"I had a Mexican friend once," grinned Wayne by way of answer, "who was the wisest man I ever saw. He used to say, 'The day is made to rest, the night to sleep!' We will give our attention to Manana when Manana comes. Wanda!" he cried suddenly in the old impulsive way, "will you play something for me?"
Wayne and Wanda went to the piano. Mrs. Leland watched them, her face a little troubled, a little wistful. Garth and Martin Leland, after one swift exchange of glances, rose and went to the rancher's room where they remained for a long time. When at last they returned to the living room Leland glanced curiously at Wayne. He was sitting with Wanda upon the sofa under the big wall lamp, examining her pictures. Garth approached the sofa abruptly.
"We'd better be hitting the trail, Wayne, hadn't we?" he asked. "It's nearly ten o'clock and you remember it's six miles to bed."
Reluctantly Wayne Shandon said his good nights, calling in to Julia that he was going to expect a pie the next time he came, which would be to-morrow if Garth would let him, and the two men went out to their horses. Wanda, bright and happy, waved to the departing horsemen from the door and came back into the room to drop naturally into the silence which had fallen over her mother and father.
Long that night Wanda stared out through the darkness which lay about the orchard with no thought of sleep. She had the feeling that no one in the house was asleep yet, not even Julia whom she could hear now and then moving as softly as physical conditions permitted in her room. That her father and mother were awake, she knew from the drone of their voices coming to her indistinctly.
The spirit of restless anxiety falling upon a household is a thing to be felt through stick and stone and mortar. There had been no such spirit here to-night until Red Reckless had come home. He had not brought it with him, he had brought only his sheer madness of exuberant life, and yet he had left this other thing behind him. Wanda wondered what thoughts, what fears or evil premonitions troubled those other unsleeping brains.
Her own thoughts fled back a year and clung fearfully about the revolver with the pearl grip. She knew that the murder of his brother still remained a mystery and that people do not like mysteries to go long without solution. MacKelvey was sheriff, it was his duty, and it was his habit, to bring some man to book for every crime committed in the county. It was quite possible that the sheriff had been playing a waiting game throughout the year, and that he was waiting for this man to come back as he must do soon or late.
Meanwhile the man who was so vividly in Wanda's thoughts rode through the silent night with his cousin, drinking deep of the peace of the starlit night, finding an old familiar music in the hammering of his horse's hoofs on the grassy hills. Silent himself while thinking of other days and other rides, he did not notice how silent Garth was. They topped the rocky ridge which stood as boundary line between the two ranges, and swerved westward taking the long curve to the Crossing, welcomed back to the home outfit by the great booming voice of the distant river. Another mile and the river itself, flashing, turbulent molten silver, swollen with the wet winter in the mountains, swept shouting past them.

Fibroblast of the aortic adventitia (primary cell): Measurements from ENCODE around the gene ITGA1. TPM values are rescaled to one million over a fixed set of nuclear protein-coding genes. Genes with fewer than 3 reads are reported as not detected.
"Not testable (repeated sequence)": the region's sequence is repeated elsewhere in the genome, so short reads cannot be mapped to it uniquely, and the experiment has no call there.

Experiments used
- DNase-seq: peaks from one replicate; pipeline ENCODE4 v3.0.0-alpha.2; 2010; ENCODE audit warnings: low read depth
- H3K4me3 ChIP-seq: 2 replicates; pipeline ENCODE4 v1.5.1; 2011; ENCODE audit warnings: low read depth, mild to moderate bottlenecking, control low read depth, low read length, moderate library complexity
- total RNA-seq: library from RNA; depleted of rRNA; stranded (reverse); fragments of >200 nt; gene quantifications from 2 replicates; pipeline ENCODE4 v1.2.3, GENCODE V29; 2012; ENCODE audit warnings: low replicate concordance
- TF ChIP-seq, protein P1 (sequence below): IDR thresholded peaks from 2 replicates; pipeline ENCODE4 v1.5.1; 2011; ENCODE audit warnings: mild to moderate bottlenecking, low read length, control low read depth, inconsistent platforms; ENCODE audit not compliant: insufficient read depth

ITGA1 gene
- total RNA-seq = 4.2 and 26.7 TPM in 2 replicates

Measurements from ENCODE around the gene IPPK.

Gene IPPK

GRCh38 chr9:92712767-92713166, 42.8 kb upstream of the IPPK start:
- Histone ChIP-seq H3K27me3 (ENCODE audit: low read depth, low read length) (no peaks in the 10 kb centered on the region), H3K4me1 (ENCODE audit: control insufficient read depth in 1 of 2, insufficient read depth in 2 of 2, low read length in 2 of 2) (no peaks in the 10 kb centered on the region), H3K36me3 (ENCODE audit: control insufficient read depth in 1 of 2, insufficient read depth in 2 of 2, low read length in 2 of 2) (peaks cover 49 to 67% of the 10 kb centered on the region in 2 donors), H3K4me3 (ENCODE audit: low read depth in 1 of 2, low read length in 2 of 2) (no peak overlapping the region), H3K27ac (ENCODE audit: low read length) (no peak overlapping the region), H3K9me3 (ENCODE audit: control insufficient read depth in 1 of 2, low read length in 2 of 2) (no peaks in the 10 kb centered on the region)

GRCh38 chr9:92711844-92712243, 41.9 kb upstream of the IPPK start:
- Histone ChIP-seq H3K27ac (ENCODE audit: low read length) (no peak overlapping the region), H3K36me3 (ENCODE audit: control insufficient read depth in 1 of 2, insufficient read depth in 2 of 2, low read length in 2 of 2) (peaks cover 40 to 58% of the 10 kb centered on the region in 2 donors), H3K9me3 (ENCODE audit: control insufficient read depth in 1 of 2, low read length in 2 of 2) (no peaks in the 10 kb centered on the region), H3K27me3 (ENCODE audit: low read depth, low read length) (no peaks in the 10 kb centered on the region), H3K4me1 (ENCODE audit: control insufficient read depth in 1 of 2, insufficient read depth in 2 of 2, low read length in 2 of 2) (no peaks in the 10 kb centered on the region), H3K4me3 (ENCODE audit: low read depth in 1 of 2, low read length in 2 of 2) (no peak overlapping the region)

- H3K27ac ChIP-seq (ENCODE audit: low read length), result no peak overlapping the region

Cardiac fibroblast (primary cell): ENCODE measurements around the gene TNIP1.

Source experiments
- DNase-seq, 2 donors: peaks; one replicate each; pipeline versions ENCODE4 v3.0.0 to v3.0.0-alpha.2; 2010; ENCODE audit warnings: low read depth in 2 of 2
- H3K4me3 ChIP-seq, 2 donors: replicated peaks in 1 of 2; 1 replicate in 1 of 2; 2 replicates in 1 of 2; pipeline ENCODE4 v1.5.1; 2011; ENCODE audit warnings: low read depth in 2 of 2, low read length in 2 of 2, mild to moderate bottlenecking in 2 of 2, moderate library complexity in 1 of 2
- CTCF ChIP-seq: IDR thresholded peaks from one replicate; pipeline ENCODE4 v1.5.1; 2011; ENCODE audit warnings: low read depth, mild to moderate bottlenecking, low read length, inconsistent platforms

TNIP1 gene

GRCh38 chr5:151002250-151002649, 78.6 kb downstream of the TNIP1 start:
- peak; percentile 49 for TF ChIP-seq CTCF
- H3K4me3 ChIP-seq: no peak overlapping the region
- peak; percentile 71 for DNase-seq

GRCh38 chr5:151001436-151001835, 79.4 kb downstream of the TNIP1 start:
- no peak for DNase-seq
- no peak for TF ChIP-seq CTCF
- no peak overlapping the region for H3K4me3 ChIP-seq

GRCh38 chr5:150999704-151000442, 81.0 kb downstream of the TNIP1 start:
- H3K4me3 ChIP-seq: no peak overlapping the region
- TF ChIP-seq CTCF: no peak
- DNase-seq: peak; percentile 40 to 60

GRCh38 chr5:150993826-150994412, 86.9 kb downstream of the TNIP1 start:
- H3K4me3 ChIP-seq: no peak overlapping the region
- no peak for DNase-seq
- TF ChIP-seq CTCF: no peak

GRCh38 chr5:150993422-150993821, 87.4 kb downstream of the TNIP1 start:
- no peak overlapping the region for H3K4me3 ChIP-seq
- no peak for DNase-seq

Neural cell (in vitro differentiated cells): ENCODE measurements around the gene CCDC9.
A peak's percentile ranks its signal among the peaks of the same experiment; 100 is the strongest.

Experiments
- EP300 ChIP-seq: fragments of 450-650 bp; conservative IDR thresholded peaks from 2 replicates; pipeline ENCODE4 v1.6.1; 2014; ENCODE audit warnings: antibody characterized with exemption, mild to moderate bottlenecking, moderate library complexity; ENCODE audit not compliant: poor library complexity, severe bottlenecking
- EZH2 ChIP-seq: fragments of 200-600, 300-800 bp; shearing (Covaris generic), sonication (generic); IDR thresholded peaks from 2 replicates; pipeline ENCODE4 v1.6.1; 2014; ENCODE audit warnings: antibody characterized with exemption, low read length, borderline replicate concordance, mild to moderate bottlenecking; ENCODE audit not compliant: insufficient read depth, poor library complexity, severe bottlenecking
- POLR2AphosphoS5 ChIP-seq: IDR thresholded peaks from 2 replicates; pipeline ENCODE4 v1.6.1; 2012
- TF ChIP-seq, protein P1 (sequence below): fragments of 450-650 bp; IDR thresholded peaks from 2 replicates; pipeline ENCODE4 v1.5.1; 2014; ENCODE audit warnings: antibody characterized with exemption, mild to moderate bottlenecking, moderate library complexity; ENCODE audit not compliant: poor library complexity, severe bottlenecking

They turned upward along the river and raced wordlessly the greater part of the remaining half mile to the Bar L-M corrals. When they drew rein in the wide clearing in which stood range house, bunk house, stables and corrals, there was no spark of light about. They unsaddled swiftly, turned their horses loose with a resounding slap to send them out toward the little enclosed pasture, and went up to the range house. At the door of the men's quarters Wayne stopped.
"I think I'll drop in and say hello to the boys," he remarked, already at the door.
"Are you crazy?" cried Garth. "They've been asleep two hours, man. And they've got a big day's work ahead of them to-morrow."
"Oh, shut up, Garth," laughed Wayne good naturedly. "Don't you ever think of anything but work? Come ahead, and watch me bring 'em to life!"
He flung open the door and entered, Garth following in stony silence. It was dark within the long, narrow room, although the starlight gleamed feebly through the dirty window panes. Wayne found the lantern upon the nail where it had hung when he was a boy, lighted it, and turned the wick low so that there was only a wan light in the bunk house.
"Where's Big Bill's bunk?" he whispered to Garth.
Chuckling softly he drew near the bunk which Garth indicated against the wall at the far end of the room. He leaned forward, stooping low, peering into the shadows. Big Bill was fast asleep, his great, deep lungs expelling his breath regularly and mightily, his head with its touseled ink black hair half hidden by the hairy arm flung up over it. Wayne tiptoed away from the bunk, moved two chairs further back against the other wall, and still chuckling with vastly amused anticipation, again approached Big Bill's bedside.
He put out his hands slowly, gently, until they slipped into Big Bill's arm pits. Then, his laughter suddenly booming out he bunched his muscles and a black haired giant of a man in shirt and underdrawers was jerked floundering out of his bunk to the middle of the room.
Big Bill's mighty roar of mingled astonishment and anger brought a dozen cowboys leaping out of their bunks. In the dimly lighted room their blinking eyes made out the forms of two men struggling, one in his night dress, the other in hat and boots. One was Big Bill, for his roar was an unmistakable as the roar of summer thunder. But the other?
"I've been hungering to get my hands on you for a year!" came the laughing voice of the man in hat and boots. "You said that you could roll me, Bill. Now go to it!"
He lifted the mighty body of the struggling, half wakened cowboy clean off the floor, carried him across the room and slammed him down in a chair.
"It's Red Reckless!" cried a voice from the group of stupefied men. "He's come home!"
"You ol' son-of-a-gun!" bellowed Big Bill, half in the surly anger which is the natural right of a man rudely awakened, half in tremulous joy. "Wait ontil I git my eyes open good an' I'll roll you like you was dough an' I'm makin' biscuits out'n you!"
Evidently he had his eyes "open good" before he had done talking. He was upon his feet, the big, swaying body oddly like a clumsy black bear's, his big hands lifted in front of him. And then he threw himself forward, close to two hundred and fifty pounds of brawn and bone hurled like a boulder from a catapult. Some one had turned up the lantern wick. The black head and the red head from which the hat had dropped came together, there was the thud of two strong bodies meeting with an impact that brought a little coughing grunt from each, and Red Reckless had done what any man must do before such a thunderbolt. He was flung backward, went down, and the two big bodies struck hard upon the bare floor. And above the crash of the falling bodies there were two other sounds, Big Bill's grunt, and the laughter of Red Reckless.